In the Bahamas, Doomsday appears in a metamorphosed form, bigger and deadlier. In fact, Doomsday is so deadly now that literally everything within a certain radius of him instantly dies from a fatal virus that he emits. After the deaths of over 3200 people, Superman is pissed. After pep talks from Dr. Shay Veritas and his old boss Perry White, Clark prepares for war. Meanwhile, Lois Lane and Lana Lang investigate a bizarre occurrence in the now quarantined Smallville where 539 people recently spontaneously dropped into comas. Doomsday turns up next in Botswana, killing millions of animals. John Henry Irons postpones his Zambian vacation with his niece Natasha Irons to suit up as Steel and take on the monster. Wonder Woman and Superman arrive to assist Steel, causing Doomsday to retreat into a teleportation portal. The Justice League calls an emergency meeting. In the emergency bunker in DC, Batman, Superman, Wonder Woman, Flash, Aquaman, and Cyborg gather. Lex Luthor and Green Lantern attend via hologram. They discuss how Doomsday is hopping all over the planet destroying everything and what must be done. Before leaving to fight Doomsday, Superman gives Batman the key to the Fortress of Solitude. Superman briefly fights Doomsday in Mumbai before flying him to Venus where he fries the creature with heat vision. Thinking Doomsday has been defeated, Superman returns to Earth badly infected with the Doomsday virus. (SPOILER: The gargantuan absolute/über version of Brainiac is responsible for infecting Superman with the Doomsday Virus.)[4] In Smallville, Doomsday reappears, forcing Superman to tear him in half, killing him instantly. The badly infected Superman is immediately escorted into quarantine by several heroes (and Luthor). Batman takes a sample of Superman’s blood, which reveals that the virus is literally turning him into a new Doomsday monster. Superman flies away to be in solitude in Alaska (although he is joined by Krypto). Meanwhile, at Steel’s Virginia metahuman prison known as STEEL, Steel purges himself of any lingering Doomsday virus by bathing-in and becoming physically bonded to liquid steel. Recently elected senator Sam Lane warns Steel that Superman is a threat to global security. Days pass and Superman remains incommunicado with the world. Wonder Woman (as Diana Prince) solicits information about the missing Clark from Cat Grant and Lois Lane, revealing to both of them that she is dating Clark. Wonder Woman then meets briefly with Batman, who tells her to check his Metropolis apartment. At the apartment, Wonder Woman confronts Clark, who has already turned partly into a hideous rock-skinned monster with a bad attitude to match. Batman arrives, but Wonder Woman sends him away. This spat is between lovers. Wonder Woman yells at Clark and tells him to snap out of it. Clark lets out a primordial scream and the virus dies down, becoming inert, but still remaining deep within his system. The prelude to Batman/Superman #11 tells us that Clark is only able to control himself for a moment before going crazy and attacking Wonder Woman and Batman. When Clark regains control again, he turns himself into the authorities. Batman, Wonder Woman, and Steel visit the Fortress of Solitude. There, a Doomsday virus-infected Krypto guides Batman and Wonder Woman into the Phantom Zone to find out how Doomsday got out. In the cold tesseract space, our heroes, along with Ghost Soldier, fight Mongul and Kyrptonian super-criminal Non. Afterward, Ghost Soldier explains that he has just betrayed his employers, the evil organization known as The Tower, a group that has been trying to kill Superman for some time. The first person ever imprisoned in the Phantom Zone, Dr. Xa-Du (The Phantom King), then shows up and explains that the leader of the Tower, the vicious villainess Harrow, used her teleportation powers to enter the Phantom Zone to recruit him in the mission to kill Superman. Xa-Du released Doomsday from a Forbidden Corner, a protective “zone within the zone” for the most dangerous criminals. Once out of the Forbidden Corner, Doomsday easily smashed out of the regular Phantom Zone, causing intense energy rifts that now serve as deadly unstable tears in the reality walls of the space. These tears are amplified by machines placed by Xa-Du. Batman, Wonder Woman, Ghost Soldier, and Krypto chase Non and Xa-Du out of the Phantom Zone and into the Fortress of Solitude where Steel helps the heroes capture the baddies. (Note, as referenced in Batman Vol. 3 #17, that Batman scopes-out and learns about a lot of the Fortress of Solitude’s Kryptonian devices, including healing chambers, during this little adventure in the frozen HQ.) Shortly thereafter, at the former Utah prison that once held Lex Luthor, Luthor, Batman, Cyborg, Ray Palmer, and Shay Veritas (via hologram) study a restrained Superman, who has begun to morph into a new Doomsday. Wonder Woman stands guard outside. Lois Lane arrives, per Superman’s request, and meets with him privately. (If you didn’t know, Lois discovered Superman’s secret ID a few months ago in Superman Vol. 3 #24.) Unknown to everybody, Brainiac has secretly implanted himself within Lois’s mind. (He’s been hiding in there for five years!) Brainiac takes control of Lois long enough to upset Superman, who breaks his binds and flies away angrily to St. Louis. There, the recently reformed Teen Titans (current lineup—Red Robin, Wonder Girl Cassie Sandsmark, Beast Boy, and Raven) are engaged in a losing battle with Detritus. A half-crazed Superman shows up, destroys Detritus, and the flies away. Cyborg tracks Superman from the JLA Space Bunker Satellite (which was recently donated to the team by Luthor).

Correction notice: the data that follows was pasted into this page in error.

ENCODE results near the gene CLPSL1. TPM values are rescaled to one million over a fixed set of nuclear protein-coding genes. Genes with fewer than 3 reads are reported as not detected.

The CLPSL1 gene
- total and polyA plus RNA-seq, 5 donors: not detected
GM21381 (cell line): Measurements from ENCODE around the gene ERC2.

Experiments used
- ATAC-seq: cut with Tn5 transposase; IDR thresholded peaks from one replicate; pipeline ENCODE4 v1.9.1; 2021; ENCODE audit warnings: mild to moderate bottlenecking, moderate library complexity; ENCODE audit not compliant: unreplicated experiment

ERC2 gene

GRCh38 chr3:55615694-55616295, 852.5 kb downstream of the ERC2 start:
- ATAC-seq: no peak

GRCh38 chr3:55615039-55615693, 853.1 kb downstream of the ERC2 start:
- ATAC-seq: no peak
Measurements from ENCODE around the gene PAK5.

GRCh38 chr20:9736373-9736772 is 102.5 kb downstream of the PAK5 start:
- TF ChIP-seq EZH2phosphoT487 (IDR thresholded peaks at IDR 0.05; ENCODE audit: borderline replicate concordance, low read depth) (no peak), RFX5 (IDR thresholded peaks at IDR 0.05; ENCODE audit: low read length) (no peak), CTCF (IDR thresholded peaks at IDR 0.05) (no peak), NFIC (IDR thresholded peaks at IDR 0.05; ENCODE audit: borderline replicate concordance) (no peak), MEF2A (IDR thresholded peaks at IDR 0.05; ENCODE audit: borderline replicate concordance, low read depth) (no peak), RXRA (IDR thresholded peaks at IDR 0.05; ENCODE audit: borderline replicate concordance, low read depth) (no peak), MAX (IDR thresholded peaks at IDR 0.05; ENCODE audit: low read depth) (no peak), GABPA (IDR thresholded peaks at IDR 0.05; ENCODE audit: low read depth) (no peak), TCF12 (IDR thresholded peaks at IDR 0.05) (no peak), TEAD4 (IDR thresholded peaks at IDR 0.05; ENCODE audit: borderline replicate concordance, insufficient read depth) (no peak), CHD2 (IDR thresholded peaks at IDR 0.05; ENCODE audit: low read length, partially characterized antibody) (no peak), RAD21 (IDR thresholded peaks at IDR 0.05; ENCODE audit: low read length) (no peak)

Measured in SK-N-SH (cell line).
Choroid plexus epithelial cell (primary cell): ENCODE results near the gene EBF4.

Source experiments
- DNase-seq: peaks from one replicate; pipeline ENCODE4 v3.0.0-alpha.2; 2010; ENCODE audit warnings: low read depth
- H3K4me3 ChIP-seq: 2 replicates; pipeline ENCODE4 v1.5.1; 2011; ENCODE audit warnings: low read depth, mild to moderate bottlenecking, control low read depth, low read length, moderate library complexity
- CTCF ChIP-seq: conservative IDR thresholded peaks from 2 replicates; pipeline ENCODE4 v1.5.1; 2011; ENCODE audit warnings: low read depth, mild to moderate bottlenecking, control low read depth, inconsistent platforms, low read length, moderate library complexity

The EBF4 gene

SUPERMAN: DOOMED – ENEMY OF THE STATE